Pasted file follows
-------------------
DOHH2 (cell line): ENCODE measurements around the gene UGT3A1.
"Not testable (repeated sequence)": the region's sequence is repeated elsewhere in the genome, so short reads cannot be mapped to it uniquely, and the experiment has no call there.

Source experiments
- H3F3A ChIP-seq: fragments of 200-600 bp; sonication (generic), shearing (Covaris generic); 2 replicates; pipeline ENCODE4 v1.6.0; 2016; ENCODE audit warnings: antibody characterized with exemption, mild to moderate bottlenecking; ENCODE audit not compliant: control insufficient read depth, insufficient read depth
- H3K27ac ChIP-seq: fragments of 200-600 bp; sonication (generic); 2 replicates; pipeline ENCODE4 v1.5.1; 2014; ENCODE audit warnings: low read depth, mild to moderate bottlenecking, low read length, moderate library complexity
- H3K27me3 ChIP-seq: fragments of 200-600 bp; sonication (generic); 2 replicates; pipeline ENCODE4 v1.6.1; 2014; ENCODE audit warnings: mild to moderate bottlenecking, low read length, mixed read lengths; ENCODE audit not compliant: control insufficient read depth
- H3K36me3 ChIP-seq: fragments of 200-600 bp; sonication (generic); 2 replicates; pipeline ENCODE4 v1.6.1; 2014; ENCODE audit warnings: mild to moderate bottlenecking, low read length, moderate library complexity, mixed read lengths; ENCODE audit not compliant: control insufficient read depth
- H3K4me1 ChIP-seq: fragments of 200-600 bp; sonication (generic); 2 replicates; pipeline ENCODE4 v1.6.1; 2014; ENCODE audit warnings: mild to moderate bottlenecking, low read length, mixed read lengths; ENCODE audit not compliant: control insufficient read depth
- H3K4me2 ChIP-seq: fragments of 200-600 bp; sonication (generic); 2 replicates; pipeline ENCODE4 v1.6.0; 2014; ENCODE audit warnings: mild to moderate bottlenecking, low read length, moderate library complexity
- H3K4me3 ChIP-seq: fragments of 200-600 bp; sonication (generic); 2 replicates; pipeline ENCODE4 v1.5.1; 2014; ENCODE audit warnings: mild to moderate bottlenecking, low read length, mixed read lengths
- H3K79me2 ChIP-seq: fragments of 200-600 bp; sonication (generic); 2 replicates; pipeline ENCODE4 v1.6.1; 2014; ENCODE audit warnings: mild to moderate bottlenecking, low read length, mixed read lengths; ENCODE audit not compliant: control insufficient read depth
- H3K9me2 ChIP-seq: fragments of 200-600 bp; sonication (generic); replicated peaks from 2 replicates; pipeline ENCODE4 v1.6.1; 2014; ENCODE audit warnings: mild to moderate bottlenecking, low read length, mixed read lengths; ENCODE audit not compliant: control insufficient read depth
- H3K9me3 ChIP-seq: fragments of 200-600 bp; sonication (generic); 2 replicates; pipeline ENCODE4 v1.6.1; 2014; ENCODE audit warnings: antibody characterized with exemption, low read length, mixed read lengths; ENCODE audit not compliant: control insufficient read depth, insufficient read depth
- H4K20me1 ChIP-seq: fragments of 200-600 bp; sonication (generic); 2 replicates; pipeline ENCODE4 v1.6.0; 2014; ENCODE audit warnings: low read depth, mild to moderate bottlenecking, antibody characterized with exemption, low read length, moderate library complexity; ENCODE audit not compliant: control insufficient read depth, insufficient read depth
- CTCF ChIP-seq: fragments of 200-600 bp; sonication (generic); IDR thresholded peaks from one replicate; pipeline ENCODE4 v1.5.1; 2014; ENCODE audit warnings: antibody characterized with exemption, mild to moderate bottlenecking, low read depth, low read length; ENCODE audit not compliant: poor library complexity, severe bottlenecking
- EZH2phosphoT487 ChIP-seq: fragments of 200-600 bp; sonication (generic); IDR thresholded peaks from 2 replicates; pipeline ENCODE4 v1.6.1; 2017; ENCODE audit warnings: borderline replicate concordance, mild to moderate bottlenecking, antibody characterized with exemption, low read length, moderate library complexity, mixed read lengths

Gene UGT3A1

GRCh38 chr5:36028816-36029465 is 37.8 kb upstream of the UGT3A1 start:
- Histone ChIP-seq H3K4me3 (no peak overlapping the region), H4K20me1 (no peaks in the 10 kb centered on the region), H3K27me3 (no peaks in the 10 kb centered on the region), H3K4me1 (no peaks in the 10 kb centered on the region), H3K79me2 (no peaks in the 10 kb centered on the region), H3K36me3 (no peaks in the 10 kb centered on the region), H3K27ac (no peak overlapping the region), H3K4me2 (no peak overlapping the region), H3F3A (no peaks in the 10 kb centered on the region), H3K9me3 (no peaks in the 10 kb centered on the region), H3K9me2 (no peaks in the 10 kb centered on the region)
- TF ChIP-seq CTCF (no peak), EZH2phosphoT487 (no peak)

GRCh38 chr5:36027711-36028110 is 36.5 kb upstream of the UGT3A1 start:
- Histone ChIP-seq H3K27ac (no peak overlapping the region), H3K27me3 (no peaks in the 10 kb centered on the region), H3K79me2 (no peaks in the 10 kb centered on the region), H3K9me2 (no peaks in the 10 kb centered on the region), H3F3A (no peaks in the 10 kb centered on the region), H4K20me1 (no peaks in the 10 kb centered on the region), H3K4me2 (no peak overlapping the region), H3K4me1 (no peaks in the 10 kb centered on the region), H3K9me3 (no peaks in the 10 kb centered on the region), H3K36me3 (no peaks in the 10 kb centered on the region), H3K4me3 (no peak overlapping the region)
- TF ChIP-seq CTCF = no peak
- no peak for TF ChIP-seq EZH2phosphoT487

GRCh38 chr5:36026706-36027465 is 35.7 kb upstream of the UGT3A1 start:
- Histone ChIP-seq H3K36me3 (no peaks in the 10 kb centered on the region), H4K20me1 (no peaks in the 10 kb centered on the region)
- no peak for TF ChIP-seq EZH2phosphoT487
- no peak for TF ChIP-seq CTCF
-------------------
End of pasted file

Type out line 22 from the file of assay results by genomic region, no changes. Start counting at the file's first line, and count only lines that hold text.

- Histone ChIP-seq H3K27ac (no peak overlapping the region), H3K27me3 (no peaks in the 10 kb centered on the region), H3K79me2 (no peaks in the 10 kb centered on the region), H3K9me2 (no peaks in the 10 kb centered on the region), H3F3A (no peaks in the 10 kb centered on the region), H4K20me1 (no peaks in the 10 kb centered on the region), H3K4me2 (no peak overlapping the region), H3K4me1 (no peaks in the 10 kb centered on the region), H3K9me3 (no peaks in the 10 kb centered on the region), H3K36me3 (no peaks in the 10 kb centered on the region), H3K4me3 (no peak overlapping the region)